Footcare Helps Keep Elderly Mobile

  (NewsUSA) – Many people assume that it is a normal part of the aging process, but no one should resign themselves to foot pain. According to the The American Podiatric Medical Association (APMA), some foot problems are hereditary, but many others result from cumulative neglect and abuse. Gaining weight can affect bone and ligament structure. […]

 

ElderlyFeet

(NewsUSA) – Many people assume that it is a normal part of the aging process, but no one should resign themselves to foot pain. According to the The American Podiatric Medical Association (APMA), some foot problems are hereditary, but many others result from cumulative neglect and abuse. Gaining weight can affect bone and ligament structure. In fact, women suffer four times more foot problems than men, and a lifetime of wearing high heels can leave a painful legacy.

Normal wear and tear alters foot structure. With age and use, feet spread and lose cushioning. According to the U.S. National Center for Health Statistics, one-sixth of nursing home patients need assistance to walk, while another one-fourth cannot walk. Seeking professional treatment for foot pain can help senior citizens enjoy a higher quality of life, not to mention increased mobility and independence.

"Foot pain can limit a senior citizen's ability to participate in social activities or work," said Dr. Ross Taubman, president of the APMA. "Even worse, foot problems can lead to debilitating knee, hip and lower back pain."

Podiatric physicians serve in foot clinics, nursing homes and hospitals across the country, where they help keep older patients on their feet. The APMA offers these tips to older Americans hoping to walk pain-free:

  • Remeasure your feet every time you buy new shoes. Feet expand with age, so you can't assume that your shoe size will remain constant. Shop for shoes in the afternoon -; feet swell through the day.
  • Keep walking. Feet strengthen with exercise, and walking is the best exercise for your feet.
  •  Choose your legwear carefully. Don't wear stockings with seams. Never wear constricting garters or tie your stockings in knots.
  • Bathe your feet daily in lukewarm water. Use a mild soap that contains moisturizers. After washing your feet, pat them dry and massage them with lotion. Inspect your feet for redness, swelling and cracks or sores, which require a doctor's attention. Do not cut off corns, and only trim nails straight across.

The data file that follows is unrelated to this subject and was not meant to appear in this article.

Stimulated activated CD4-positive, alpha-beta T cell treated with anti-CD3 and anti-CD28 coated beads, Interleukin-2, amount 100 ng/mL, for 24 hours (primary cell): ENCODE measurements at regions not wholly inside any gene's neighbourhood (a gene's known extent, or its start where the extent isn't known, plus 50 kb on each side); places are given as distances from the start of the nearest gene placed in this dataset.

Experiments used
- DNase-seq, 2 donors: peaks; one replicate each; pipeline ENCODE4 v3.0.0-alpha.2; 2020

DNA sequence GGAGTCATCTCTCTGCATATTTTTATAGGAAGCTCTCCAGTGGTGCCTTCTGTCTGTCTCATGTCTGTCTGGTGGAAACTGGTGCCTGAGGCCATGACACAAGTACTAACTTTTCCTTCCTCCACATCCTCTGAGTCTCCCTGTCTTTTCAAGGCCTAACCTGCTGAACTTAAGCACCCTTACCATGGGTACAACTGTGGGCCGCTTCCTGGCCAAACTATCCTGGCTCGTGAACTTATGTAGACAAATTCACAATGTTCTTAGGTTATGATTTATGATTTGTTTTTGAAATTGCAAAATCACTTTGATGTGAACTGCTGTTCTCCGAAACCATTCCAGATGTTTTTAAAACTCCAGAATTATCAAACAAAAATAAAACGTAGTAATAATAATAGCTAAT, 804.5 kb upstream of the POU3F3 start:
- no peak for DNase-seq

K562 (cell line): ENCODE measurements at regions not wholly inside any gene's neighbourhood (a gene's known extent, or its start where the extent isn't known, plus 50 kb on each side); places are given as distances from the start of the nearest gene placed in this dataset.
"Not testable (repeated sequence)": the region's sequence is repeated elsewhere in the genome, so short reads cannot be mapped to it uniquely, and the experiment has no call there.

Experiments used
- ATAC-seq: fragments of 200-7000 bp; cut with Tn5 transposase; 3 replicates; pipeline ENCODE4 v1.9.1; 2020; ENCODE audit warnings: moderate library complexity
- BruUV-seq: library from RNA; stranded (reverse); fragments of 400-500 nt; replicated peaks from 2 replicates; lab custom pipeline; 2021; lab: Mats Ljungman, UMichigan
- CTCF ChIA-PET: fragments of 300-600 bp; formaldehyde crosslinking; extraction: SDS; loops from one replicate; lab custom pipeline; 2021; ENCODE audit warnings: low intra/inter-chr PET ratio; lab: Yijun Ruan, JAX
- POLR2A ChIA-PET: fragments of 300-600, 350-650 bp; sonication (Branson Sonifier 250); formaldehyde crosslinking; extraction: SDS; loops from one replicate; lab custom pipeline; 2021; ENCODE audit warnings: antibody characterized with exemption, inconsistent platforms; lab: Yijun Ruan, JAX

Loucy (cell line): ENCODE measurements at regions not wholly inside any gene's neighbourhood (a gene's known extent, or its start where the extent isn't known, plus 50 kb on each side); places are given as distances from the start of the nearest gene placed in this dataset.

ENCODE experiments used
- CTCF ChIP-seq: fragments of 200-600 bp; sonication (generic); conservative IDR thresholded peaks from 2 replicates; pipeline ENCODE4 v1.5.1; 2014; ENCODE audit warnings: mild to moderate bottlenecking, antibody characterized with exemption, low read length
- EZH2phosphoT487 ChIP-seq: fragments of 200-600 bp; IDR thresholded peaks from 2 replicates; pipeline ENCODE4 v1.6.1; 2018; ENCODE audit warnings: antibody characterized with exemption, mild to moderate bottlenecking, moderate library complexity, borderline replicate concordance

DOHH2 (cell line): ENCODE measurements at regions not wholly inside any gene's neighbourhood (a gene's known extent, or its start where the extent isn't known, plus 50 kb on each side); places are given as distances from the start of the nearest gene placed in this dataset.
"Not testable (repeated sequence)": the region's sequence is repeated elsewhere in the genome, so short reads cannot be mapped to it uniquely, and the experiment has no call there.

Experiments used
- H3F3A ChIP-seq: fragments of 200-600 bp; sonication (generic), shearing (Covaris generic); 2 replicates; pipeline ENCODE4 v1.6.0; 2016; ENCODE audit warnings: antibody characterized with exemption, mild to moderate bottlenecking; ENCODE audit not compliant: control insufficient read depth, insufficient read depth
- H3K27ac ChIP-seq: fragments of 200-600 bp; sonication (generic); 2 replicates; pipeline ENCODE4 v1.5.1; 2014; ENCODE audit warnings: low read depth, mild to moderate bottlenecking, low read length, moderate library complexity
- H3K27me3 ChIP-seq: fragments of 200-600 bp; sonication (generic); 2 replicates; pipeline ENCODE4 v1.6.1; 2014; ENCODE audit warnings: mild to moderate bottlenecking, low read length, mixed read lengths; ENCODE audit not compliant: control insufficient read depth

• See a podiatrist at least once a year. For more information, visit APMA's Web site atwww.apma.org.

I’m Liz Craven, and I live in Lakeland, FL with my husband Wes and our menagerie of pets (our kids are grown up now and killing the whole adulting thing). We own a local publishing company, Pro-Ad Media, and for the last 25 years have been providing digest sized publications featuring various aspects of Polk County life. Having lived here for most of my adult life, I have a pretty good handle on what makes a community special. I serve on multiple boards, and I love connecting people to each other and to local organizations that can enrich their lives.

The inspiration for the first printed ElderCare Guide came from my own experience learning to navigate the senior care world for family and wishing I had a handy resource. With our website, we can now provide tools and assistance to family members wherever they are.

Though I’m new to the blogging scene, anyone who knows me knows I almost always have something to say. Originally, I thought this was going to be my blog about all things seniors, a vehicle to share what I know about seniors that might be of interest and helpful to others. Then I realized this should be a bigger conversation, one that we need to have as a community. Over the years I’ve had the privilege of meeting engaged and passionate people who have dedicated themselves to making Polk County a great place to live for people of all ages. This conversation should include them, and it should include you. So, while you will hear from me personally on a regular basis, you will also hear from local leaders and professionals who will shed light on different topics related to senior adults. As a local conversation, those who share here are accessible to you in case you have more questions about their topics (see, there is that connecting people thing again. So much fun!).

I hope you will join me in this weekly conversation. Moreover, I hope you will invite others to join the conversation as well. If you have particular topics of interest you’d like to hear more about, let me know and I’ll do my best to address them. Follow us on Facebook and Pinterest for more great information.

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